Seagate/ESG Multi-Cloud Maturity And Linux Foundation Sustainable Data Center Hardware
This article talks about a recent interesting cloud maturity report from Seagate and the Enterprise Storage and discussion of the Open19 Linux Foundation effort to create hardware that supports sustainable data centers.
Seagate sponsored a survey and report by Enterprise Strategy Group (ESG) called the Multicloud Maturity Report. 500 survey respondents from around the world participated. The participants were senior IT leaders (71%) and leaders in software development and data analytics (29%).
Many organizations are spreading their workload over many data centers, trying to balance the costs for various services versus these service capabilities. The report recognizes that most clouds are not built for interoperability, but try to lock-in customers so their services are used. Where data lives it tends to attract applications, a concept often referred to as data gravity. The report refers to the difficulties in moving content between clouds as friction.
In the survey, about 30% of the participants used four or more clouds. The report says that this will rise to 63% of these companies in two years. 76% of survey takers say monitoring, measuring, and ensuring service-level agreement (SLA) adherence for applications that rely on intercloud integrations is challenging. The figures below show some interesting results from the survey.
As shown in the figure below, 73% of the survey participants report that their organization is hampered by data retention costs, which limits their ability to maximize data value.
With the majority of survey participants indicating difficulties in deriving value from their data the economics of retaining data is reduced. The figure below shows that 57% of the surveyed business leaders said that they deleted data that they knew could be valuable because they saw the costs of storing that data to be prohibitive.
The Seagate/ESG report shows the challenges and opportunities for organizations pursuing a multi-cloud strategy. The report projects that companies who achieve multicloud maturity with data driven strategies will achieve the greatest advantages form their cloud efforts. The report creates a multicloud maturity index from a cumulative metric from the survey.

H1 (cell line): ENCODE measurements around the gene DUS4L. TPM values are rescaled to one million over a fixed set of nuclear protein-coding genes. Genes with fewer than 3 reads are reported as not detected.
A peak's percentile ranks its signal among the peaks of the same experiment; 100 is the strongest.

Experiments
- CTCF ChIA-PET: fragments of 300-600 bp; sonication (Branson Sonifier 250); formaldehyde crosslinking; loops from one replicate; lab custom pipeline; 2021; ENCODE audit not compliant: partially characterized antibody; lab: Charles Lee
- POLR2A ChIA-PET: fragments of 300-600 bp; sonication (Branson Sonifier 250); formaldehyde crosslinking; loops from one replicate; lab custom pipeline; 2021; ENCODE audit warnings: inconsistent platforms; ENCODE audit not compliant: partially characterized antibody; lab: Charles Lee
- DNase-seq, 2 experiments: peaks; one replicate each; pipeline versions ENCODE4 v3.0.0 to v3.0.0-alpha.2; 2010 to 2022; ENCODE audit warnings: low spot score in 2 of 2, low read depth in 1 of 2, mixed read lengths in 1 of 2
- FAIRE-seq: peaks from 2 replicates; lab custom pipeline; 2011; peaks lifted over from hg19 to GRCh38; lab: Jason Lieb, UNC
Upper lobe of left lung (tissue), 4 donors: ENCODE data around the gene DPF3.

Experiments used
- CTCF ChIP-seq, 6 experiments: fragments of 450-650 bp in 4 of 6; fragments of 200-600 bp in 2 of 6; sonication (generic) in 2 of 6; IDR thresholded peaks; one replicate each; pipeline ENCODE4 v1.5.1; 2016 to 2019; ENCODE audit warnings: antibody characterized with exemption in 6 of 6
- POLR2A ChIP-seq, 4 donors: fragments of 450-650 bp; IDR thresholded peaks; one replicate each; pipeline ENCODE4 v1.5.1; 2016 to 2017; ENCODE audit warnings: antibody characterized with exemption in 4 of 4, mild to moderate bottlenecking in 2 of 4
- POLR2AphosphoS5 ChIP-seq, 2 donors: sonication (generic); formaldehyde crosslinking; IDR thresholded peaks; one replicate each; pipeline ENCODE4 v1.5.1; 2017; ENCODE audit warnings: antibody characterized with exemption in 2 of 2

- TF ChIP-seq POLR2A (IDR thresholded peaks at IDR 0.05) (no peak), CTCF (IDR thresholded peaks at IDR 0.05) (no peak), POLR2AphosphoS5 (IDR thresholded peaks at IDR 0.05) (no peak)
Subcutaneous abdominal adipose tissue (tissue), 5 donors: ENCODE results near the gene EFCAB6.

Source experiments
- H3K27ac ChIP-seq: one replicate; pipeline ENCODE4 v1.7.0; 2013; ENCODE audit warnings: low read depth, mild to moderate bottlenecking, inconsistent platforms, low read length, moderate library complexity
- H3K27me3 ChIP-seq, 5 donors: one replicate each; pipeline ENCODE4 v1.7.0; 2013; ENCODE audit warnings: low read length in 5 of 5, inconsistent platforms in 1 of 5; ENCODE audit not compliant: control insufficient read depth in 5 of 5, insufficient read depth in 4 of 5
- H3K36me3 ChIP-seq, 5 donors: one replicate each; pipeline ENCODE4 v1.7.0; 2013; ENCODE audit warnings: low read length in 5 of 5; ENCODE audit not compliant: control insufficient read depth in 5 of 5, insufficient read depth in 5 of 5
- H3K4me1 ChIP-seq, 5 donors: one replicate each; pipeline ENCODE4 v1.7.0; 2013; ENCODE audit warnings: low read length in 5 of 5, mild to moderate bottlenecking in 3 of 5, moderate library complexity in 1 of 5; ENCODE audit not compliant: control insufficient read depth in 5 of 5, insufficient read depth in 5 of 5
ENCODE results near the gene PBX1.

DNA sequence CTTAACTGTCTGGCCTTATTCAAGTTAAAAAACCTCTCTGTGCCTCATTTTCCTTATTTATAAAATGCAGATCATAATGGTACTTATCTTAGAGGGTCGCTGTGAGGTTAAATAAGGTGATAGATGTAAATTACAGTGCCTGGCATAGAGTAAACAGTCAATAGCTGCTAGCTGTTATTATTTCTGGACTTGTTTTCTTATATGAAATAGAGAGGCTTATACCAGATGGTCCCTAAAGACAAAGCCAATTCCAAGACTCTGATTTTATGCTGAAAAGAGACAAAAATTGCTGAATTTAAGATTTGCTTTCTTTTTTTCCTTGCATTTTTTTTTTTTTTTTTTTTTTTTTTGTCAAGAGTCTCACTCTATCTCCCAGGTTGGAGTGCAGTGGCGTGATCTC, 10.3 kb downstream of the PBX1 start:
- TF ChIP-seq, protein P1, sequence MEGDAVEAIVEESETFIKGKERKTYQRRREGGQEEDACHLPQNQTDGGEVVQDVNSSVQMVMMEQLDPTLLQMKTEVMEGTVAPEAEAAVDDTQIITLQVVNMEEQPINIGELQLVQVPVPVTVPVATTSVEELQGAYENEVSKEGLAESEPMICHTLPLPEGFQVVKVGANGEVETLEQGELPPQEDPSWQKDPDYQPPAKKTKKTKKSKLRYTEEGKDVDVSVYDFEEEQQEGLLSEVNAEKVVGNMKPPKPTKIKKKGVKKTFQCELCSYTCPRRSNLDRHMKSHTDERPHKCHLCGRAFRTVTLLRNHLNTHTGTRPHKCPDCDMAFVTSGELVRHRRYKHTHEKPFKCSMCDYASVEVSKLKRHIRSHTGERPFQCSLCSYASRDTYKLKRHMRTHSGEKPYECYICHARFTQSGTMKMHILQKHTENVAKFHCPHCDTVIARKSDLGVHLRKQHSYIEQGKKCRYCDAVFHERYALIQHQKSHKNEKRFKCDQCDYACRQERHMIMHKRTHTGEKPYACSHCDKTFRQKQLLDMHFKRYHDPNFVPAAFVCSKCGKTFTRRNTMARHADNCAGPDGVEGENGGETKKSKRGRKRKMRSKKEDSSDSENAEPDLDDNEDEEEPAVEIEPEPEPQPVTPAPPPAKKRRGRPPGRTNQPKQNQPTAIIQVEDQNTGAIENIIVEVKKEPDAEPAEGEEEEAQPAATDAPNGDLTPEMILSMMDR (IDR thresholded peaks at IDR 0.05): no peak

The report says that companies that are most adept at navigating the multicloud in terms of costs and innovation are 5.3× more likely than their peers to beat revenue goals by 10%. Organizations scoring high on multicloud maturity are 6.3× more likely to go to market months or quarters ahead of their competition. As a consequence, the report says that multicloud maturity leaders will achieve better bottom line results. Leaders in multicloud maturity were 3.2× more likely to forecast their valuation 3 years from now will be 5× or greater than it is today.
Open19 is part of the Linux Foundation to promote open hardware in standard 19-inch racks for data centers and providing cable-free installation and maintenance. It was founded in May 2017 and has members from major data center and equipment companies. Open19 is intended to be deployed in edge environments as well as custom cloud data center deployments.
Among the initiatives they are working on is moving from 12 to 48V DC power and providing a consistent environment for all cooling technologies (e.g. liquid cooling) in a box (or brick). Key to the organizations initiatives is removing waste and complications from rack data center deployments. Examples include removing power supplies from the boxes (bricks) and in general standardizing these bricks. By removing power from bricks, the bricks can be replaced or removed without replacing the power supplies, or vice versa. The goal is to extend the life of peripheral components and move from a 4 year to a 15-year life for many peripheral components.
There is a move towards greater use of sustainable energy such as fuel cells using hydrogen. Their plans for 2030 include providing more efficient power and cooling (such as liquid cooling). Open19 also has plans to limit Scope 1 and Scope 2 greenhouse gas emissions. There are many factors in controlling this that must include shipping and manufacturing as well as operation of data center components. One possible item to tackle is packaging used to ship hardware to data centers, today this is thrown out to reduce fire hazards, are there other options?
Seagate and the Enterprise Storage Group released a multi-cloud maturity report showing that organizations who do the best job of integrating their multi-cloud strategies will have faster time to market, control their costs better and have a better bottom line. Open19 is a Linux Foundation effort to create hardware that supports sustainable data centers.